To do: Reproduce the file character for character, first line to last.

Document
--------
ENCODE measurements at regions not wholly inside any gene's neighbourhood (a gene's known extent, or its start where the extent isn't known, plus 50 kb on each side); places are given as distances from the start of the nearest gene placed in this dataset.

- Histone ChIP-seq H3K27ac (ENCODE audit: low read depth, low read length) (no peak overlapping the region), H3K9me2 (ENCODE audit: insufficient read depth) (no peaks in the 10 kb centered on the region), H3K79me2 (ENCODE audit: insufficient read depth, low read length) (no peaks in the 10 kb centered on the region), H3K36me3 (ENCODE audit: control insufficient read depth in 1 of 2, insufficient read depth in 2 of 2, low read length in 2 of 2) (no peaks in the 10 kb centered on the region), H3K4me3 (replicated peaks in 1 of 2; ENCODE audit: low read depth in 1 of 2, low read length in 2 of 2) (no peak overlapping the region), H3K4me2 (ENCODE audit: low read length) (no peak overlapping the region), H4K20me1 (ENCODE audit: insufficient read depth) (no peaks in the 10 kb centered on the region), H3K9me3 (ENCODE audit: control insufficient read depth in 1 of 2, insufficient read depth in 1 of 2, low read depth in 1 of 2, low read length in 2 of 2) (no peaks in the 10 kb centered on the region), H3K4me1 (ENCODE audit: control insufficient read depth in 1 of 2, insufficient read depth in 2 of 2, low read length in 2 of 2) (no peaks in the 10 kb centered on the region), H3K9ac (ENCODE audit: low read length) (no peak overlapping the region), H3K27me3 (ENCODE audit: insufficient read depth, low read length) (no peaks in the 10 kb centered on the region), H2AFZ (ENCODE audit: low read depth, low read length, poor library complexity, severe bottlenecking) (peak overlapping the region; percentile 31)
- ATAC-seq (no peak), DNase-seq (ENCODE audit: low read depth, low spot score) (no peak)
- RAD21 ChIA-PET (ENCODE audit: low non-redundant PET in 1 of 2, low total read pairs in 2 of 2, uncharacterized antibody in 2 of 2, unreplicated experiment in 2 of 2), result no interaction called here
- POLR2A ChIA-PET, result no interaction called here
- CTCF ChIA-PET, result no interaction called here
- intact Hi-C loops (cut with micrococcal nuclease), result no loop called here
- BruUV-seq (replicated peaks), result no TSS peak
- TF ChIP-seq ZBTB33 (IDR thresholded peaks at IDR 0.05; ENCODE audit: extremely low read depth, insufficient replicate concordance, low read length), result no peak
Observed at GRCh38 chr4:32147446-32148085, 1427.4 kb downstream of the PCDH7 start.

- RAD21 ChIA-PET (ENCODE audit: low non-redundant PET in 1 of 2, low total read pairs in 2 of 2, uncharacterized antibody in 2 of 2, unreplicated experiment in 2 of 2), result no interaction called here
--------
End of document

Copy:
ENCODE measurements at regions not wholly inside any gene's neighbourhood (a gene's known extent, or its start where the extent isn't known, plus 50 kb on each side); places are given as distances from the start of the nearest gene placed in this dataset.

- Histone ChIP-seq H3K27ac (ENCODE audit: low read depth, low read length) (no peak overlapping the region), H3K9me2 (ENCODE audit: insufficient read depth) (no peaks in the 10 kb centered on the region), H3K79me2 (ENCODE audit: insufficient read depth, low read length) (no peaks in the 10 kb centered on the region), H3K36me3 (ENCODE audit: control insufficient read depth in 1 of 2, insufficient read depth in 2 of 2, low read length in 2 of 2) (no peaks in the 10 kb centered on the region), H3K4me3 (replicated peaks in 1 of 2; ENCODE audit: low read depth in 1 of 2, low read length in 2 of 2) (no peak overlapping the region), H3K4me2 (ENCODE audit: low read length) (no peak overlapping the region), H4K20me1 (ENCODE audit: insufficient read depth) (no peaks in the 10 kb centered on the region), H3K9me3 (ENCODE audit: control insufficient read depth in 1 of 2, insufficient read depth in 1 of 2, low read depth in 1 of 2, low read length in 2 of 2) (no peaks in the 10 kb centered on the region), H3K4me1 (ENCODE audit: control insufficient read depth in 1 of 2, insufficient read depth in 2 of 2, low read length in 2 of 2) (no peaks in the 10 kb centered on the region), H3K9ac (ENCODE audit: low read length) (no peak overlapping the region), H3K27me3 (ENCODE audit: insufficient read depth, low read length) (no peaks in the 10 kb centered on the region), H2AFZ (ENCODE audit: low read depth, low read length, poor library complexity, severe bottlenecking) (peak overlapping the region; percentile 31)
- ATAC-seq (no peak), DNase-seq (ENCODE audit: low read depth, low spot score) (no peak)
- RAD21 ChIA-PET (ENCODE audit: low non-redundant PET in 1 of 2, low total read pairs in 2 of 2, uncharacterized antibody in 2 of 2, unreplicated experiment in 2 of 2), result no interaction called here
- POLR2A ChIA-PET, result no interaction called here
- CTCF ChIA-PET, result no interaction called here
- intact Hi-C loops (cut with micrococcal nuclease), result no loop called here
- BruUV-seq (replicated peaks), result no TSS peak
- TF ChIP-seq ZBTB33 (IDR thresholded peaks at IDR 0.05; ENCODE audit: extremely low read depth, insufficient replicate concordance, low read length), result no peak
Observed at GRCh38 chr4:32147446-32148085, 1427.4 kb downstream of the PCDH7 start.

- RAD21 ChIA-PET (ENCODE audit: low non-redundant PET in 1 of 2, low total read pairs in 2 of 2, uncharacterized antibody in 2 of 2, unreplicated experiment in 2 of 2), result no interaction called here